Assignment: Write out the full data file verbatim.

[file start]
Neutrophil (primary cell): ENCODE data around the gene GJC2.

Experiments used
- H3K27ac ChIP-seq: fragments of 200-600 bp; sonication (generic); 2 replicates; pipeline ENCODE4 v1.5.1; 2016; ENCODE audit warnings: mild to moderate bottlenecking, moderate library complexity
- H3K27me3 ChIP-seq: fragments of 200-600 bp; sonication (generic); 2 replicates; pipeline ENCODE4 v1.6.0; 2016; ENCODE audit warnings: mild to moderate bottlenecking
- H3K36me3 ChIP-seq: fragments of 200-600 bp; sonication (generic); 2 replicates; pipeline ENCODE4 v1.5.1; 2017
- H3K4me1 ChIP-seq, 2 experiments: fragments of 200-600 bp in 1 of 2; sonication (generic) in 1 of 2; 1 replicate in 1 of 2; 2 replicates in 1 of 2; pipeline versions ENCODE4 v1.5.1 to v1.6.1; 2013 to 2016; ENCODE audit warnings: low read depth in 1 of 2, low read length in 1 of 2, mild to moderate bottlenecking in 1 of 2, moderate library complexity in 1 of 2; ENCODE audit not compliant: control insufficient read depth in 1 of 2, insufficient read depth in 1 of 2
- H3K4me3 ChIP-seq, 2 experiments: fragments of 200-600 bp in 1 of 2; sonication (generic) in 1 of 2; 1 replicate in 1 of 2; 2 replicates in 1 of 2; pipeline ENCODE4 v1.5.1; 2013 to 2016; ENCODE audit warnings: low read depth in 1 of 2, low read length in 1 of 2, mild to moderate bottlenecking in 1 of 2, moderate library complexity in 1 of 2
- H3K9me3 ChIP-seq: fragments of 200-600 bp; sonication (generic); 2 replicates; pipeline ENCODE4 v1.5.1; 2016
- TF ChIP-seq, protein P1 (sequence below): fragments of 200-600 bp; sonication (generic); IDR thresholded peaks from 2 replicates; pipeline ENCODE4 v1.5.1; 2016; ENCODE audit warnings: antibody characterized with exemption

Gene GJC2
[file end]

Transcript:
Neutrophil (primary cell): ENCODE data around the gene GJC2.

Experiments used
- H3K27ac ChIP-seq: fragments of 200-600 bp; sonication (generic); 2 replicates; pipeline ENCODE4 v1.5.1; 2016; ENCODE audit warnings: mild to moderate bottlenecking, moderate library complexity
- H3K27me3 ChIP-seq: fragments of 200-600 bp; sonication (generic); 2 replicates; pipeline ENCODE4 v1.6.0; 2016; ENCODE audit warnings: mild to moderate bottlenecking
- H3K36me3 ChIP-seq: fragments of 200-600 bp; sonication (generic); 2 replicates; pipeline ENCODE4 v1.5.1; 2017
- H3K4me1 ChIP-seq, 2 experiments: fragments of 200-600 bp in 1 of 2; sonication (generic) in 1 of 2; 1 replicate in 1 of 2; 2 replicates in 1 of 2; pipeline versions ENCODE4 v1.5.1 to v1.6.1; 2013 to 2016; ENCODE audit warnings: low read depth in 1 of 2, low read length in 1 of 2, mild to moderate bottlenecking in 1 of 2, moderate library complexity in 1 of 2; ENCODE audit not compliant: control insufficient read depth in 1 of 2, insufficient read depth in 1 of 2
- H3K4me3 ChIP-seq, 2 experiments: fragments of 200-600 bp in 1 of 2; sonication (generic) in 1 of 2; 1 replicate in 1 of 2; 2 replicates in 1 of 2; pipeline ENCODE4 v1.5.1; 2013 to 2016; ENCODE audit warnings: low read depth in 1 of 2, low read length in 1 of 2, mild to moderate bottlenecking in 1 of 2, moderate library complexity in 1 of 2
- H3K9me3 ChIP-seq: fragments of 200-600 bp; sonication (generic); 2 replicates; pipeline ENCODE4 v1.5.1; 2016
- TF ChIP-seq, protein P1 (sequence below): fragments of 200-600 bp; sonication (generic); IDR thresholded peaks from 2 replicates; pipeline ENCODE4 v1.5.1; 2016; ENCODE audit warnings: antibody characterized with exemption

Gene GJC2